monocarboxylate transporters

monocarboxylate transporters

transmembrane carrier molecules, co-transporting monocarboxylic acid anions (typically lactate) and protons (H+) through cell membranes, notably those of skeletal and cardiac muscle fibres. Considered to be responsible for the major part of lactate transport at low concentrations but, as saturation of the carrier approaches, simple diffusion (which is primarily of the undissociated lactic acid) becomes more important. See also lactate, lactic acid.
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Two types, monocarboxylate transporters and sodium coupled monocarboxylate transporters, are also located on brain neurons, astrocytes (Vijay, 2014), microglia (Moreira, 2009), oligodendrocytes (Lee, 2012), and the endothelia of the blood-brain barrier (Bergesen, 2002).
Role of monocarboxylate transporters in drug delivery to the brain.
Monocarboxylate transporters and heat shock proteins in domestic pigs in relation to stress and meat quality [dissertation].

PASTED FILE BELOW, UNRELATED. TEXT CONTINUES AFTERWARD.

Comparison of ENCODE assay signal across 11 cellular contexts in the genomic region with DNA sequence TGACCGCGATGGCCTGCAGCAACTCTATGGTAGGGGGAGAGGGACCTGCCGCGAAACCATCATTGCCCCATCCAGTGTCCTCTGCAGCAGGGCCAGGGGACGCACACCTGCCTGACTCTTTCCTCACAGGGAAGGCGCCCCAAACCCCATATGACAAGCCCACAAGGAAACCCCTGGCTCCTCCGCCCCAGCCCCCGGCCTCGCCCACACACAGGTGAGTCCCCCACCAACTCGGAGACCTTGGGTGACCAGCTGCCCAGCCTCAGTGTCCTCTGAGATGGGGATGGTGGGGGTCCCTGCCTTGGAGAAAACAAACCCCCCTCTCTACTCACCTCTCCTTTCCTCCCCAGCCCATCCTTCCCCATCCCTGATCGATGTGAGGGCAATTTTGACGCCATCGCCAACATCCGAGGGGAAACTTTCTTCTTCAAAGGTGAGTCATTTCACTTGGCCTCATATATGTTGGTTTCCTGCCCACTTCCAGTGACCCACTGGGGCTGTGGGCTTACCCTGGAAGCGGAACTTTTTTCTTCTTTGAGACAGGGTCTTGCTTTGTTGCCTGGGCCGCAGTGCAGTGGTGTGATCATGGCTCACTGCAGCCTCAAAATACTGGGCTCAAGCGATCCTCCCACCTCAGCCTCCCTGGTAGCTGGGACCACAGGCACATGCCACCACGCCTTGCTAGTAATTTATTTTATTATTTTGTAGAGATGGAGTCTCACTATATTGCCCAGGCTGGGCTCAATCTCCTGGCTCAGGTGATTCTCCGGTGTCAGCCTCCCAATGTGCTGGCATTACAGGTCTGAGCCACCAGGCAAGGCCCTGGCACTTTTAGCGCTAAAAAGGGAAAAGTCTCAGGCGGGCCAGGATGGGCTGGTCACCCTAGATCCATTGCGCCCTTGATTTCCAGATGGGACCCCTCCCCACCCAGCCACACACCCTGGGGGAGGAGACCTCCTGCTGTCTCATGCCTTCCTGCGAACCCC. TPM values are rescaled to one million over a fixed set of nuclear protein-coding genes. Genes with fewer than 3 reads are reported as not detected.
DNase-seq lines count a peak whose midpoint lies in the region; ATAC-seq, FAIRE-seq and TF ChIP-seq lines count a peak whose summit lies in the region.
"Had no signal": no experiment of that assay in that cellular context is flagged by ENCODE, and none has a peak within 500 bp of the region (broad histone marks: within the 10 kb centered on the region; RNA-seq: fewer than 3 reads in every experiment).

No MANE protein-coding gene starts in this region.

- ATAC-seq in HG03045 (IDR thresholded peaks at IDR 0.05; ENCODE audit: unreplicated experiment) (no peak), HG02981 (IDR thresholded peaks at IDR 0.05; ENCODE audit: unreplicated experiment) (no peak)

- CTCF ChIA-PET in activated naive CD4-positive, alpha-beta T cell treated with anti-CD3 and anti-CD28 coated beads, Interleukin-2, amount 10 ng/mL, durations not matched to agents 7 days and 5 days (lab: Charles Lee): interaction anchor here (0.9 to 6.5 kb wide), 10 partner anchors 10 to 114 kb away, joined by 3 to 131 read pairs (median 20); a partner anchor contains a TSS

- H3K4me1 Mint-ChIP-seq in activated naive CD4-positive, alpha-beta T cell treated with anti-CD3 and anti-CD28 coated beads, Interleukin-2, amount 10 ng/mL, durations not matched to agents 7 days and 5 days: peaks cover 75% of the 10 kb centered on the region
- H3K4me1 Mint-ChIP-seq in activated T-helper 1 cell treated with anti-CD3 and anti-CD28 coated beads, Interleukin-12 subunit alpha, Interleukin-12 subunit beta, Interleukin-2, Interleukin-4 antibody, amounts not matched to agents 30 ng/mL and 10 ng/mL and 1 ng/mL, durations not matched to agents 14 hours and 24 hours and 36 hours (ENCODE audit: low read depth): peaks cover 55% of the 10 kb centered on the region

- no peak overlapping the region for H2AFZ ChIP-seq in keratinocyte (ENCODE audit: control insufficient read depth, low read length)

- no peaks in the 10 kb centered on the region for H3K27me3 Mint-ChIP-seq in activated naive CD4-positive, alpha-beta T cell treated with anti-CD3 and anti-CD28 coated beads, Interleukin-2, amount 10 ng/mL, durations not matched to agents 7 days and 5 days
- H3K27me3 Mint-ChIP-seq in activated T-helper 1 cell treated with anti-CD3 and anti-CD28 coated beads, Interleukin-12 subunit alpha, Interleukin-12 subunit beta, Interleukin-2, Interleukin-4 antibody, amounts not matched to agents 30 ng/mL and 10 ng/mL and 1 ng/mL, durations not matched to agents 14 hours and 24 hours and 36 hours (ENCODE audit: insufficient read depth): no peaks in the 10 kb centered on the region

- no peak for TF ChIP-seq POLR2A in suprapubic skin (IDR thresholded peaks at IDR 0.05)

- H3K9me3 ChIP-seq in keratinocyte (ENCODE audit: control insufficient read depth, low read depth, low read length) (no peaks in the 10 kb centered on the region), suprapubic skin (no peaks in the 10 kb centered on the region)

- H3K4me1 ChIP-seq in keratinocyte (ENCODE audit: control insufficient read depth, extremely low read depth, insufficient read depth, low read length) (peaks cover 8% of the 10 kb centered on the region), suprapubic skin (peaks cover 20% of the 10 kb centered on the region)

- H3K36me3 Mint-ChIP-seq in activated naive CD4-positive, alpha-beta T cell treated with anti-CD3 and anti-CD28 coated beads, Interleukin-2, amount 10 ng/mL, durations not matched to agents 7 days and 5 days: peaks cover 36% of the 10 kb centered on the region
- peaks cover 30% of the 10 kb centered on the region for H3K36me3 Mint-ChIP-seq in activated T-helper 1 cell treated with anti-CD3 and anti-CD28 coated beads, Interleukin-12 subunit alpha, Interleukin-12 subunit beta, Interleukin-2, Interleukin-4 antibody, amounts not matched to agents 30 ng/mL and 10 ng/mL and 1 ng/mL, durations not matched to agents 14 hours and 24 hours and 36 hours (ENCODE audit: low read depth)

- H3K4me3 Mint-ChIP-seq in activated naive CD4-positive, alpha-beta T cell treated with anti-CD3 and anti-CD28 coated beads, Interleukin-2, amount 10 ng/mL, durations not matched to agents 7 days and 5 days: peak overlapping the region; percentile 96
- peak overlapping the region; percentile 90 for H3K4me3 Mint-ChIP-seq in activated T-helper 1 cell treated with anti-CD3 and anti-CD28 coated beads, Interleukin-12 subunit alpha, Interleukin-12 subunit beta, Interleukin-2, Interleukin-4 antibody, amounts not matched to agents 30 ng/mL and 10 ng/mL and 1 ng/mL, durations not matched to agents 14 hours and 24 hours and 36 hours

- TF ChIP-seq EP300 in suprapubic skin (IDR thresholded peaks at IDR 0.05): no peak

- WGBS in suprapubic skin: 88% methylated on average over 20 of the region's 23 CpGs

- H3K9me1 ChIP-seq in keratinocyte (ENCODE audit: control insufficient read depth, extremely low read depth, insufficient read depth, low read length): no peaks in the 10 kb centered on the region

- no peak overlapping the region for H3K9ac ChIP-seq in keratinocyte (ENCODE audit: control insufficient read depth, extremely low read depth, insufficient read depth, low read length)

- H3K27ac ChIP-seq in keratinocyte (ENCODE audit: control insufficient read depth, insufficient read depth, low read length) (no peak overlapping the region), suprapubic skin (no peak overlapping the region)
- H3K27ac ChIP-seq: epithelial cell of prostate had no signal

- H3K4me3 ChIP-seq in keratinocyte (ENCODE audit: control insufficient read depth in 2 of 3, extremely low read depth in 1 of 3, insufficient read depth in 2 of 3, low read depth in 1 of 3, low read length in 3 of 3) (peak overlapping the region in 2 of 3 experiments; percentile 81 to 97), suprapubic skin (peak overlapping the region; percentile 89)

The proton-linked monocarboxylate transporter (MCT) family: structure, function and regulation.
The low-affinity monocarboxylate transporter MCT4 is adapted to the export of lactate in highly glycolytic cells.
The major transporter molecules of lactate in cells are monocarboxylate transporters (MCTs).
Meredith, "The SLC16 gene family-from monocarboxylate transporters (MCTs) to aromatic amino acid transporters and beyond," Pflugers Archiv, vol.
Moreover, the detection of the presence of the MCT1 mitochondrial isoform in the plasma membrane and of intra-mitochondrial lactate dehydrogenase enzyme (intramitochondrial LDH) (12,13) led to a new interpretation of the monocarboxylate transporters where cytosolic lactate could be captured and re-oxidized in the mitochondria within the same cell (6).
Monocarboxylate transporters in subsarcolemmal and intermyofibrilar mitochondria.
Monocarboxylate transporters play important role in the maintenance of the glycolytic metabolism through proton linked transport of monocarboxylic acid [60] (Figure 2).
Further, monocarboxylate transporters (MCTs) play a major role in the maintenance of the glycolytic metabolism through the proton-linked transmembrane transport of lactate [60].
They found that CAFs can remove lactate from the tumor environment and utilize it as an energy source by increased activity of monocarboxylate transporters.